• Similarly, it will be very important for the IAA (if they have not done so already) to test the patina on the Old Hebrew Ishmael Papyrus itself. Again, this doesn’t, in and of itself, demonstrate antiquity, but it would be useful to have this information as well. After all, some anomalies (consistent with the modern period) might be discovered.
  • There have been some references to “three” papyri from the First Temple Period with Old Hebrew inscriptions on them. The Murabba‘at Papyrus was the first (published in 1961). The second is the Jerusalem Papyrus, which a fair number of scholars, including me, consider a probable modern forgery (see the discussion in my Finkelstein Festschrift article, mentioned above, and available on academia.edu for free download). The Old Hebrew Ishmael Papyrus is obviously the third. My quibble is that discussions should not simply refer to “three” without actually mentioning that the Jerusalem Papyrus was on the market. Omitting this sort of statement is quite problematic (nota bene: that’s where I first saw photos of the Jerusalem Papyrus, namely, from an antiquities dealer who was wishing to sell it). After all, if this fact (namely, that the Jerusalem Papyrus is from the market) is not mentioned, some people will sometimes make erroneous assumptions about the putative origins (e.g., people might assume that the earlier two papyri were both from excavations), and that could be very misleading, especially for non-specialists.
  • The story of origin for the Old Hebrew Ishmael Papyrus sounds plausible (even the Montana part). But I would emphasize that it would be nice to see empirical data demonstrating that this papyrus was indeed known already in the 1960s. In addition, it seems that the person who allegedly or ostensibly acquired this from Sa’ad and Kando did not receive some sort of receipt at that time. The chain of custody for the past 50 to 60 years would be important to establish. Hopefully, that will be possible. My hermeneutic of suspicion is always strong, some would suggest too strong, but the fact remains that unless a secure chain of custody can be established (with documentation) with certainty, no one should make assumptions about the stated chain of custody. It’s not that I don’t believe people. It’s just that empirical proof is the name of the game, and without it, certainty is elusive and evasive. It is perhaps useful to note that the Museum of the Bible Forged Scrolls were also said to have passed through the hands of Kando. I do not believe that the Museum of the Bible Forged Scrolls passed through the hands of Khalil Kando.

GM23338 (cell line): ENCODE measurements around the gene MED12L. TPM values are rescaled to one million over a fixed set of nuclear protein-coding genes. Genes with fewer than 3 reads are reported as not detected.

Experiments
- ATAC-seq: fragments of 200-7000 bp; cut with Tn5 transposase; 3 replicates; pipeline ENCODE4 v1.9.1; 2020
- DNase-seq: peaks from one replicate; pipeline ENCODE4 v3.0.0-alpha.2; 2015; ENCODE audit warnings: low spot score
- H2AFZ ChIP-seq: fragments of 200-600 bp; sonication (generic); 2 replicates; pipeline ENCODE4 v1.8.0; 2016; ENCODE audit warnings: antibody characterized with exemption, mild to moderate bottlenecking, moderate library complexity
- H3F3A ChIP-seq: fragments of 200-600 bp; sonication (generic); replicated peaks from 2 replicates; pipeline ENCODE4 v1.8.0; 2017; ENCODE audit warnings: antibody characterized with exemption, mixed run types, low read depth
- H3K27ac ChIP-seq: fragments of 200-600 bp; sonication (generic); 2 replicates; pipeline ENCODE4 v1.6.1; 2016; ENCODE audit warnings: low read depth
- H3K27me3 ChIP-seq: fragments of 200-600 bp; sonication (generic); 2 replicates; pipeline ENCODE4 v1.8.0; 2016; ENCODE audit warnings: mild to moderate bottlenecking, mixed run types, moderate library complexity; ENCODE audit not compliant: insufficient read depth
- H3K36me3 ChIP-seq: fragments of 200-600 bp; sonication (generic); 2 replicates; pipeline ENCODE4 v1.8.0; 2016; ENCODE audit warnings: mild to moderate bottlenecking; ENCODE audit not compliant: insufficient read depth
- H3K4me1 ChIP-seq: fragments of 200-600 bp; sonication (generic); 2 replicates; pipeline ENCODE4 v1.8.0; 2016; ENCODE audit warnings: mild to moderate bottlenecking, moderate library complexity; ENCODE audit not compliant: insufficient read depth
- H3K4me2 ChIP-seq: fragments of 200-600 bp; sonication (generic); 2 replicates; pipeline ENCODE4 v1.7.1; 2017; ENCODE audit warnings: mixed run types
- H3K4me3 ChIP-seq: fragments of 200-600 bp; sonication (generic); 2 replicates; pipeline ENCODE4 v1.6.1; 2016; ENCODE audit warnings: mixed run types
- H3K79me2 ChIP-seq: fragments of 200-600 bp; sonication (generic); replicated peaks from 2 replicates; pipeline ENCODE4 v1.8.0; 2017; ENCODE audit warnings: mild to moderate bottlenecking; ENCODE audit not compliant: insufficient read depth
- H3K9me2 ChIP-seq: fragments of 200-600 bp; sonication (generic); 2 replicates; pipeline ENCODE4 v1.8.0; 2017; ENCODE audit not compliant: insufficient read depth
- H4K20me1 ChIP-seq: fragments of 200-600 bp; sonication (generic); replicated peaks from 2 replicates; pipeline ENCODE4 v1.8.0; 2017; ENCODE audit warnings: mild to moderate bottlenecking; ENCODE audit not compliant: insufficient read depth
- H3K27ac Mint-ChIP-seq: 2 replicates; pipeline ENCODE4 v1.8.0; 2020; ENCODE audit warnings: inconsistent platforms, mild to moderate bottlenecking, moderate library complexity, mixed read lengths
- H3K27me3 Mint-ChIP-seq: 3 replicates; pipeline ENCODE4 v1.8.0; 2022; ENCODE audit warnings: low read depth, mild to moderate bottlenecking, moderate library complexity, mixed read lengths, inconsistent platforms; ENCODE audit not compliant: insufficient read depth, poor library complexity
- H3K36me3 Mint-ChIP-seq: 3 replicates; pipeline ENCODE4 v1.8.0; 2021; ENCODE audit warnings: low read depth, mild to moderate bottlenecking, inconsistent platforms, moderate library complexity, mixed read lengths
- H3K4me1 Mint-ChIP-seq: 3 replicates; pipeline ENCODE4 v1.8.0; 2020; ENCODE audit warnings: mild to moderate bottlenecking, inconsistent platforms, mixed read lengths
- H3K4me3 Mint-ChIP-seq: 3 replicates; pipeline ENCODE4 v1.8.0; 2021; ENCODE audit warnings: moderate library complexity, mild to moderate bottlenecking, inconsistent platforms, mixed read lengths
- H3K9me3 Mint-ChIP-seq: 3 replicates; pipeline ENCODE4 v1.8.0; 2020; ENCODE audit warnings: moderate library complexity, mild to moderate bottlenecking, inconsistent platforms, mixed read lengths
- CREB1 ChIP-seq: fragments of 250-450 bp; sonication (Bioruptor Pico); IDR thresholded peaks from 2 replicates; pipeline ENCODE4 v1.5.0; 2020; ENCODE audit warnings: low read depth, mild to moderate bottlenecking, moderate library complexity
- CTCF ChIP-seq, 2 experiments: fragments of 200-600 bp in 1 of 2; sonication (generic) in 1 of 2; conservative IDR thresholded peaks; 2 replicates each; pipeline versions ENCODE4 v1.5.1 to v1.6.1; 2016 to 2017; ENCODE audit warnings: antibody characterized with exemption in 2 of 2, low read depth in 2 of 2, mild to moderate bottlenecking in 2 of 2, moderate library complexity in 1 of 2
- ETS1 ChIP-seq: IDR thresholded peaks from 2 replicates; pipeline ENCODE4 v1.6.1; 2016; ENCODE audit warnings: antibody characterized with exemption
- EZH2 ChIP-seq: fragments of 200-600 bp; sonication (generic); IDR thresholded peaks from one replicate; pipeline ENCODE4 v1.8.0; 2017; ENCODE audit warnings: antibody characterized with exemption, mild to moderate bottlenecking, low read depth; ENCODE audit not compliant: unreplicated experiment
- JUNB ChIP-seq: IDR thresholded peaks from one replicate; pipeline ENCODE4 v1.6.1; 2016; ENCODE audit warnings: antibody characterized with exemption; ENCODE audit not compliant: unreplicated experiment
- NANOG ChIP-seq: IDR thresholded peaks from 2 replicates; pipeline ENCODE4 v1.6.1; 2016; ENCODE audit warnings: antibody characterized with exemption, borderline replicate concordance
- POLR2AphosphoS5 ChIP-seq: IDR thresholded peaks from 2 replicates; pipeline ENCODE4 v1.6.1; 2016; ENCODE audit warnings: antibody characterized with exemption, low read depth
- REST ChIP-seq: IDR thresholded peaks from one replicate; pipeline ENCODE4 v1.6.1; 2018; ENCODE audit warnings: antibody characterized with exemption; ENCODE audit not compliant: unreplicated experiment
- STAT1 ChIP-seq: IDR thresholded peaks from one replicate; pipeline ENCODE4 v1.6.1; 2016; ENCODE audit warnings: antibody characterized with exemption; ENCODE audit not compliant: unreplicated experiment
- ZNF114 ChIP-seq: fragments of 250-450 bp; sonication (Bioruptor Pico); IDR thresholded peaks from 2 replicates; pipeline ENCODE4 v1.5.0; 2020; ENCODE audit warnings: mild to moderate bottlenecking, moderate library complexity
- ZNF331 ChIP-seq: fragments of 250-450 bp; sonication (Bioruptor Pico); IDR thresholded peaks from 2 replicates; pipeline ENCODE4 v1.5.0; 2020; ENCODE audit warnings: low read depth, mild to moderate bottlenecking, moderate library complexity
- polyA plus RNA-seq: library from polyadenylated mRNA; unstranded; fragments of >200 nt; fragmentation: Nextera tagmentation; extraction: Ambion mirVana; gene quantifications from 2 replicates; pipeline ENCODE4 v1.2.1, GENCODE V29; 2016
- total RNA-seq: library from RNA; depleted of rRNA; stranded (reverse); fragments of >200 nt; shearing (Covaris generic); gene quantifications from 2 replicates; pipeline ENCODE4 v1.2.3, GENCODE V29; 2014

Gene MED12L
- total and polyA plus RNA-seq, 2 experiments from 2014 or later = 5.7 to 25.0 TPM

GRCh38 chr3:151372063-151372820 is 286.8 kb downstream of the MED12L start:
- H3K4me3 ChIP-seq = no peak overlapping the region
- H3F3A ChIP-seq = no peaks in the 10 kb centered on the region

• There are some aberrations and anomalies in the script of the Old Hebrew Ishmael Papyrus (look at the ‘ayin, for example, and there are several other concerning forms). That is, the script of this Old Hebrew Ishmael Papyrus does not conform entirely to the standard Old Hebrew script of the 7th or early 6th (and we have many scores of Old Hebrew inscriptions from the late 7th and early 6th centuries BCE, which were found on scientific excavations…so there is a lot of solid, empirical, comparative data for the Old Hebrew script).  Professor Ahituv concedes as much, when he mentions that the writer penned this quickly, etc.  The fascinating thing is that such suggestions have sometimes (e.g., with the Moussaieff Forgeries, the Forged Jehoash Inscription, etc.) been used in the past when a scholar was attempting to account for the anomalies in a script….and, in reality, the anomalies had nothing to do with some ancient writer’s sloppy writing, but rather had everything to do with the flawed knowledge or ability of the modern forger! In other words, palaeographic anomalies should not be lightly dismissed.
  • Even if this inscription is ancient (and the jury is still out, from my perspective), we do not actually know where it comes from. Thus, I would be very disinclined to refer to it as a Dead Sea Scroll or a Judean Desert Scroll.  To use such terminology ignores the fact that the Old Hebrew Ishamael Papyrus does *not* come from a scientific excavation.  Not even close.  Sure, if it is ancient (i.e., genuine), the Judean Desert is a possible (or even probable) site of origin.  But the fact of the matter is that we do not, at least at this point, know.  Thus, I would suggest that this papyrus should be referred to as the Old Hebrew Ishmael Papyrus (or the like).  After all, that personal name is clear in this inscription and so this is the safest appellative. To say more is probably to say too much, to go farther than the empirical evidence (unless the patina on the papyrus has some distinctive markers that are exclusively Dead Sea markers).
  • As for the readings of this inscription, Professor Ahituv will be (based on that which has been said so far) a primary author of the editio princeps (i.e., the first edition). I will look forward to seeing his readings, and after that I will plan to reply, including with a more detailed discussion of the script.
  • Again, I am happy to see the Old Hebrew Ishmael Papyrus come to light. I think the team that is currently working on this (Ahituv, Uziel, Klein) is superb. I believe that they will do a very nice job with this papyrus.  But I also wish to mention, as a point of departure, that we must tap the brakes right now, rather than jumping to conclusions.  Let’s wait for the dust to settle some, and then we’ll be able to see more clearly.
About the Author
Professor Christopher Rollston is Professor of Northwest Semitic Languages and Literatures at George Washington University (Washington, DC). He holds an MA and Ph.D. from Johns Hopkins University, and is a member of Phi Beta Kappa. He publishes widely in the fields of Biblical and Ancient Near Eastern Studies, especially the field of ancient inscriptions (in Hebrew, Aramaic, Phoenician, Greek, Akkadian). He has held two National Endowment for the Humanities Fellowships (one in Israel and one in Jordan). For six years, he served as the co-editor of the Bulletin of the American Society of Overseas Research, and for twenty years, he served as the editor of MAARAV, a journal of Northwest Semitic languages and literatures.